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Daria - Episode-by-Episode Analysis

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Malled/This Year's Model

This will be the first write-up to incorporate two episodes. It's fitting, since both episodes revolve around the theme of adults exploiting teenagers. In "Malled", the exploitation is commercial, while "This Year's Model" has adults exploiting the dreams and bodies of young people. Both episodes also show Daria objecting to this exploitation, establishing that there is some idealism beneath the cynical exterior.

One wonders how Lawndale's Mall of the Millennium might look in a hypothetical Lawndale of the 2010s. Is it still a bustling jam-pack of franchise stores, combed through by shoppers eager for the next deal? Or is it a ghost town, its patrons lured away by the low cost and lower hassle of online shopping?

Malls don't have the same cultural presence they did in the '90s, to the point that it's easy to forget how big a deal they were back then. However, "Malled" sets its sights on consumerism rather than on malls per se, so a lot of the satire still rings true.

The highlight of this episode is when Mrs. Bennett takes the students to a meeting with mall executives, under the pretense of learning about business. In reality, the execs just want to use the teens for market research. Jodie's the first to question this, while Daria and Jane expose the whole façade by revealing observers taking notes behind a two-way mirror.

Daria repeatedly satirizes the way in which marketers attempt to co-opt youth culture in order to make a sale. The irony is that this is essentially the platform on which MTV itself was built. For all the talk of being a place for teens, MTV was run by adults who'd gotten quite good at making money by doing this.

And as "Malled" shows, it's pretty easy to do. After all, both Jodie and Jane are happy to accept the $20 worth of coupons that the executives offer as bribes in return for their silence.

In "This Year's Model", the exploitation comes in the form of the Amazon Modeling Agency. Fashion prizes youth and beauty, and the Lawndale students have plenty of both. What they don't have is the maturity or experience to realize that they're being used. What's more, they're being used in a decidedly creepy way.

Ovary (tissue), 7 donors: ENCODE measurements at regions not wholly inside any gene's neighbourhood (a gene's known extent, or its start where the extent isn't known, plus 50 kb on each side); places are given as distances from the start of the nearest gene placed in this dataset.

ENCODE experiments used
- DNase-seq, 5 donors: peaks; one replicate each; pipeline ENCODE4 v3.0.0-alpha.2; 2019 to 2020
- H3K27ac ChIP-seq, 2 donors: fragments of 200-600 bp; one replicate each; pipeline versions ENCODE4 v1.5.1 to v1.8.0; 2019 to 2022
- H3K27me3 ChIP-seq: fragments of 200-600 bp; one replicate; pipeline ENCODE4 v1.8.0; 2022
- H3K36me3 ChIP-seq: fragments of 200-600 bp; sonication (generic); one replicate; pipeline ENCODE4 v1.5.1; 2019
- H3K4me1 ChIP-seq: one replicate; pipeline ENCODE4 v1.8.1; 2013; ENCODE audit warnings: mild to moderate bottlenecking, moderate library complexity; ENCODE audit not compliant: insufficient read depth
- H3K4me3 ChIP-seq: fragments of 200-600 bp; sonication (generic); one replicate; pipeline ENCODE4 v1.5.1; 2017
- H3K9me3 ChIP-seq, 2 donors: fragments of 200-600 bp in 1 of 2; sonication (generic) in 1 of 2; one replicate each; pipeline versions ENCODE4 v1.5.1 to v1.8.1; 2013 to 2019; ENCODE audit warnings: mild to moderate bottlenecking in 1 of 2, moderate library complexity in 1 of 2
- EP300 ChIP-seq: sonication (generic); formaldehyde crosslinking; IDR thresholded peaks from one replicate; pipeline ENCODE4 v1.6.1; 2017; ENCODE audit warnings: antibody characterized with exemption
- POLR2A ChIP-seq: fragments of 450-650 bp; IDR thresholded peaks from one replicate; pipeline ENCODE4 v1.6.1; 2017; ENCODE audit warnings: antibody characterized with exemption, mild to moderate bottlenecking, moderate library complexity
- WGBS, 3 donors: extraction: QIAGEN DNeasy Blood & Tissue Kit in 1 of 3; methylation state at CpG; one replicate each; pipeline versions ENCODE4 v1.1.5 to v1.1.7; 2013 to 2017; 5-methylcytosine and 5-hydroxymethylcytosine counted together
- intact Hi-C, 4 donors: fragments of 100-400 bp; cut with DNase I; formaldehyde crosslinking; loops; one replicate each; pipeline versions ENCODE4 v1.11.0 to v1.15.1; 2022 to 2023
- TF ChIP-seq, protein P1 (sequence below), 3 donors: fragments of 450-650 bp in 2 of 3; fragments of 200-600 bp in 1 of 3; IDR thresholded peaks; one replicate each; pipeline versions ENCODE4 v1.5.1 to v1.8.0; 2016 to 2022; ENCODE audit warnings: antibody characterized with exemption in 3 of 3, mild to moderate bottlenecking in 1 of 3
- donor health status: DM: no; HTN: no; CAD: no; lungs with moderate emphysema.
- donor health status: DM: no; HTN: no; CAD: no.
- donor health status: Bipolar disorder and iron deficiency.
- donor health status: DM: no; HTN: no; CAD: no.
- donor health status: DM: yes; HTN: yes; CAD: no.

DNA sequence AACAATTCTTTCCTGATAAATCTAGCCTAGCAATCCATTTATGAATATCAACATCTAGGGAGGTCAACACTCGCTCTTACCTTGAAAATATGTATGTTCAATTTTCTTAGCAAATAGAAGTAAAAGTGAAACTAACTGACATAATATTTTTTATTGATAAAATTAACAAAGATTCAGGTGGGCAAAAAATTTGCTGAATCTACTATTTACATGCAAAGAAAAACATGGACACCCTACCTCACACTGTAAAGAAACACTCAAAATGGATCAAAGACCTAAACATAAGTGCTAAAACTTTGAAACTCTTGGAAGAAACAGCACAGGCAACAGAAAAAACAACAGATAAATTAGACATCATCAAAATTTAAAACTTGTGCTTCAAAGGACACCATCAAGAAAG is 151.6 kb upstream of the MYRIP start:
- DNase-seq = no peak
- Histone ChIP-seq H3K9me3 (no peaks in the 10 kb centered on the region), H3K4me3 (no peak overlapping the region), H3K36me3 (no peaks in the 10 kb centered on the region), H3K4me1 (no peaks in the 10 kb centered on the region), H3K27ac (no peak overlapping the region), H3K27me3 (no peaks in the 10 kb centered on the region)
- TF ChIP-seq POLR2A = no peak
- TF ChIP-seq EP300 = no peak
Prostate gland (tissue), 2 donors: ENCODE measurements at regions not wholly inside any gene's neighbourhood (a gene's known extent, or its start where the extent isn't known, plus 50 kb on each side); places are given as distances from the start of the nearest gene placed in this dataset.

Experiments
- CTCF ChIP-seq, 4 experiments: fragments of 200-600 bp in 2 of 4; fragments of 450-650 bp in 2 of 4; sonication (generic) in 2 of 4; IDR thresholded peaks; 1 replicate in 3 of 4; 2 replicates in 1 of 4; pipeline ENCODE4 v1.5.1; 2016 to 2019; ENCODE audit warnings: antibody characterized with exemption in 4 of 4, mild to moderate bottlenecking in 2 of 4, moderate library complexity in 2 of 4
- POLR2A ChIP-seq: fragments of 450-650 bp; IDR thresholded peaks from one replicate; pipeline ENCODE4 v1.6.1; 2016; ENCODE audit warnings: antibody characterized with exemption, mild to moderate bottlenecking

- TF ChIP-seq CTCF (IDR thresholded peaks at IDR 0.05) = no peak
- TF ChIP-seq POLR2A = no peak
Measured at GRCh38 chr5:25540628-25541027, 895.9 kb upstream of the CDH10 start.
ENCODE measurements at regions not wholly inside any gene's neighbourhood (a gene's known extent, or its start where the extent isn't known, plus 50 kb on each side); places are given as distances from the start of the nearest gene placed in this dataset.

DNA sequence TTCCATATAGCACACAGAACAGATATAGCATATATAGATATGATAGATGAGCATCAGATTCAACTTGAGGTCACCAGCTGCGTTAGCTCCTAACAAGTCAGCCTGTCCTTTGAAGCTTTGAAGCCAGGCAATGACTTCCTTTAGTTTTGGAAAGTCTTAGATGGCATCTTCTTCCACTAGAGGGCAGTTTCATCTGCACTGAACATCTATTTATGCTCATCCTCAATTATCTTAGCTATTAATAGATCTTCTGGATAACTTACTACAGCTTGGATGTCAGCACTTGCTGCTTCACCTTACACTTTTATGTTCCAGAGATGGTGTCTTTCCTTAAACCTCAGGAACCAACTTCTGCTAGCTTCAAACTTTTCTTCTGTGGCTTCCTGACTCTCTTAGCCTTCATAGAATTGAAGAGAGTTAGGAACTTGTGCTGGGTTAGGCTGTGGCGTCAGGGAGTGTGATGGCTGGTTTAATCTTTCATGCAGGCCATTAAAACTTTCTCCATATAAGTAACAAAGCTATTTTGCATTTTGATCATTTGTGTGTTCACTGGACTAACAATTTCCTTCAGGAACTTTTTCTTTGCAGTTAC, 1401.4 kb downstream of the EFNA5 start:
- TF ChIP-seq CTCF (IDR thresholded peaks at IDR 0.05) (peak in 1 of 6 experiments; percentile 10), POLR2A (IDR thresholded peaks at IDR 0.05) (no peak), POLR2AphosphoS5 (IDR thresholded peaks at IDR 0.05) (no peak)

This is reinforced in the casual cruelty of Claude and Romonica. One of their nastiest moments of this episode is when they use a homely student (named Diana, according to The Angst Guy's Backgrounders site) as a decoy to give the impression that everyone has a shot at modeling. In reality, only people like Kevin or Quinn have a real chance.

It's no surprise that they'd target Quinn, and a pleasant surprise that it backfires on them even without Daria's help. Insecure and status-obsessed though Quinn might be, she's still smart enough to sense that she's being used. Despite her initial enthusiasm, she's the only student to balk at the creepy "make-out" fashion shoot. Even in the first season, Quinn's strong enough to establish her own boundaries.

While Daria's objection to the mall execs was pretty half-hearted, she goes all-out on the Amazon Modeling Agency. There are a couple of ways to view her actions.

In one, her hostility stems from her hatred of all things superficial. Modeling fetishizes beauty and turns it into a product that influences how others behave. Plus, interfering gives her a chance to dash Quinn's hopes.

This isn't a particularly flattering interpretation. While the episode's critiques of the modeling industry are trenchant, one must also remember that Daria may be angry simply because modeling celebrates qualities that she doesn't think she can attain. Assuming the industry were less corrupt, why shouldn't people be able to make a living off their looks? Jodie highlights this early on in the episode, when she criticizes Daria's cynicism toward modeling.

The other interpretation is that, at least on some level, Daria's looking out for Quinn. That'd certainly explain why Daria goes through the effort of getting General Buck Conroy to show up and reveal that Principal Li was getting kickbacks for allowing Amazon onto campus.

I suspect the truth is somewhere in between. People can take comfort in exclusion. Those who are excluded by their peers may instead take a contrarian position in order to save face. Consider Daria's awkward behavior back in "The Invitation", or her hypocrisy later on in "See Jane Run".

But adolescence is also when we grow, and learn to put ourselves in others shoes. Daria cares about Quinn, even in Season 1 when she refuses to show it. If she truly didn't care, she probably wouldn't be so upset about Quinn refusing to admit their sisterhood. In this sense, Daria's behavior in "This Year's Model" shows her starting to grow, even if she doesn't totally realize it, and definitely wouldn't admit it.

Consider also that, in "Malled", Daria eventually gives up on her objections and goes to get a Doodad—whatever that is. In "This Year's Model", the stakes are higher, and she stands her ground. She will do the right thing, so long as there's motivation.


  • '90s Reminder: The Fuzzy Wuzzy Wee Bits is a clear satire of Beanie Babies, which had gotten popular at around the time of this episode's airing. They're apparently still a thing.
  • Whenever anyone referred to the Amazon Modeling Agency, I'd automatically think of How times change.
  • Claude and Romonica felt a bit lazy as characters, broad archetypes stretched past the point of breaking. For this reason, I consider "Malled" the funnier of the two episodes.
  • It's interesting that the rarely seen Mrs. Bennett plays a significant role in both episodes.
  • Brutal Mercenary Magazine is a clear reference to Soldier of Fortune.